Thawing permafrost has consequences more insidious than slumping ground damaging infrastructure and the beauty of the natural landscape. Permafrost formation halted many natural processes in these soils, such as vegetation decomposition, effectively trapping carbon, which would otherwise have been released into the atmosphere as carbon dioxide or methane. As the permafrost thaws, this carbon can now be released to enter the global carbon cycle, enhancing the greenhouse effect and contributing to climate warming.

Permafrost ranges in age from a few tens of years to hundreds of thousands of years old. Some of the oldest permafrost ice discovered, from Dominion Creek in the Klondike gold fields of Yukon, is around 750,000 years old. As such, thousands of years’ worth of carbon could be lurking beneath the surface like a ticking time bomb. The thawing process could lead to a devastating positive feedback loop – as more carbon escapes throughout the circumpolar North, climate warming is accelerated, causing more permafrost to thaw and release more carbon, and so on. Most permafrost carbon is contained in the uppermost 2 metres of permafrost, meaning that its release may begin relatively soon, potentially over the next century.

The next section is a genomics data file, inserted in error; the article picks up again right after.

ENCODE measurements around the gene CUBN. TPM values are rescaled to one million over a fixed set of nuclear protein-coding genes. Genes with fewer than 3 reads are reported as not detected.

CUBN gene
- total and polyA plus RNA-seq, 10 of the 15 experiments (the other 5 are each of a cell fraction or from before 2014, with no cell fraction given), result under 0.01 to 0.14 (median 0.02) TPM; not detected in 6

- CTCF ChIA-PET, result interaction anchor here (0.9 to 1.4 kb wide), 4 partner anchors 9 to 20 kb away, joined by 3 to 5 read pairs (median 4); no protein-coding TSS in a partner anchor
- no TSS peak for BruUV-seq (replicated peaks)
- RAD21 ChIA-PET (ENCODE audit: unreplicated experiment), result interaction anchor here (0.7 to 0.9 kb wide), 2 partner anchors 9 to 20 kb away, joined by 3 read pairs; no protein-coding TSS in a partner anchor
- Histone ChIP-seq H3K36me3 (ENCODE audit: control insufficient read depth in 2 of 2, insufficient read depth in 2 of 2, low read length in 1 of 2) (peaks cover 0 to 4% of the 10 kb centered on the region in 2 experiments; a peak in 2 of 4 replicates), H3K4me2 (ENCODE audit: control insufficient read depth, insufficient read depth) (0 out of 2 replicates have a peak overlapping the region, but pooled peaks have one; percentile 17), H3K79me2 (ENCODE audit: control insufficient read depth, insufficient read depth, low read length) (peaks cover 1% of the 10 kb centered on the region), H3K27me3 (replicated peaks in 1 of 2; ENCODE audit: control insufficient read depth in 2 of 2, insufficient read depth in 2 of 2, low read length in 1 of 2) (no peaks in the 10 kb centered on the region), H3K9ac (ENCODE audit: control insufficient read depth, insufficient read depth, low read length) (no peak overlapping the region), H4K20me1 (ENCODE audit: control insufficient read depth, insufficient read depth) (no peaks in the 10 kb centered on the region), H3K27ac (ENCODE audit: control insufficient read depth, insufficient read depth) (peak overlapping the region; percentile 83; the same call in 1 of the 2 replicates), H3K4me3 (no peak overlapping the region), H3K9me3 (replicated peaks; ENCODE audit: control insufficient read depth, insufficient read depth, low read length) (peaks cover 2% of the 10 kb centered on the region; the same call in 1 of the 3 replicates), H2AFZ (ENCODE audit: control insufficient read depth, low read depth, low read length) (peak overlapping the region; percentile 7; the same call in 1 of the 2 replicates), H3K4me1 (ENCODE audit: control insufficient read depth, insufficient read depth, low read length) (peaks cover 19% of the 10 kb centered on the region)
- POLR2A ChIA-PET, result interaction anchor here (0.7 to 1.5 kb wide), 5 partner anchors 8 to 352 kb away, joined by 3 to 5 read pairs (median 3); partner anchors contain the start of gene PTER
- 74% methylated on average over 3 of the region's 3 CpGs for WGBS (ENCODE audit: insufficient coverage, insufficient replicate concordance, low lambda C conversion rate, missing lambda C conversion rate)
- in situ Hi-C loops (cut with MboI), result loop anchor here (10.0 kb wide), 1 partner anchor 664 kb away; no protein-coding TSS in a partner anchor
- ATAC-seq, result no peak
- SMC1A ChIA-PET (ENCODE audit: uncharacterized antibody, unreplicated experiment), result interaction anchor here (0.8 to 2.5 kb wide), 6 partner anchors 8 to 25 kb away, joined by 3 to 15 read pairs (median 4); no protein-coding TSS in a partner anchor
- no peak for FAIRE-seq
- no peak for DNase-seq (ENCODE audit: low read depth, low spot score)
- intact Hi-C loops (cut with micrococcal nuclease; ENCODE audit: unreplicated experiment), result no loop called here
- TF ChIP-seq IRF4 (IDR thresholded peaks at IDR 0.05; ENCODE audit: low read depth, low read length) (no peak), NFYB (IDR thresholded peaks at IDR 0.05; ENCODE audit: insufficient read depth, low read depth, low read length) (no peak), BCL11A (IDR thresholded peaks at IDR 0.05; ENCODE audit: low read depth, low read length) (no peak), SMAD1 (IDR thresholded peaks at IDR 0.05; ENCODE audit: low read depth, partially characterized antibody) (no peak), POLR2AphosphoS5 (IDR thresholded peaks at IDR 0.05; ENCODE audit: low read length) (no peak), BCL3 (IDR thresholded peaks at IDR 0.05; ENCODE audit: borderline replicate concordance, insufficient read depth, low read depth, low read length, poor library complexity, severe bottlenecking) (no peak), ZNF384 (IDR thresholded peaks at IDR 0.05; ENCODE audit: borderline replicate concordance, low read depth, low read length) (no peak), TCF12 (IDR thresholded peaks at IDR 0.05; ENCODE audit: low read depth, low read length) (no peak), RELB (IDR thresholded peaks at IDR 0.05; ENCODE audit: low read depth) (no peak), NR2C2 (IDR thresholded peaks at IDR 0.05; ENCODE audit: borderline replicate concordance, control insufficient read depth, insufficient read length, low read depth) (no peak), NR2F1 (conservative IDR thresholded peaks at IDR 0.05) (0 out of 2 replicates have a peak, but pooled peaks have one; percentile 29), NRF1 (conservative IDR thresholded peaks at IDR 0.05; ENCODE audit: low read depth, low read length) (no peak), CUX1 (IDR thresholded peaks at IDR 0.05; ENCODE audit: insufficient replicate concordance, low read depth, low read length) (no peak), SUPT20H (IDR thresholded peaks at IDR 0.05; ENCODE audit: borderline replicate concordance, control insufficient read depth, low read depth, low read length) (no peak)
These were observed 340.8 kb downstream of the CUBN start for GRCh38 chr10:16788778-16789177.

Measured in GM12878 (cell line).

However, much of the world’s deep permafrost has survived the warmer periods in between the colder glacial periods of the planet’s history. Dr Burn’s research examining the dynamics and response of permafrost helps to quantify the risks. He has examined timescales ranging from epochs – more than three million years – through to thawing patterns within a single season. ‘Integration of processes active at these different scales is required not only to understand the genesis of the landscape, but also the response of the landscape to thawing,’ he explains. In the early Holocene, about 9,000 years ago, active layers were about 1 metre thicker in the western Arctic than at present, partly due to a warmer climate and partly because the coast and the cooling influence of the ocean were a further 50–100 kilometres north of their current location.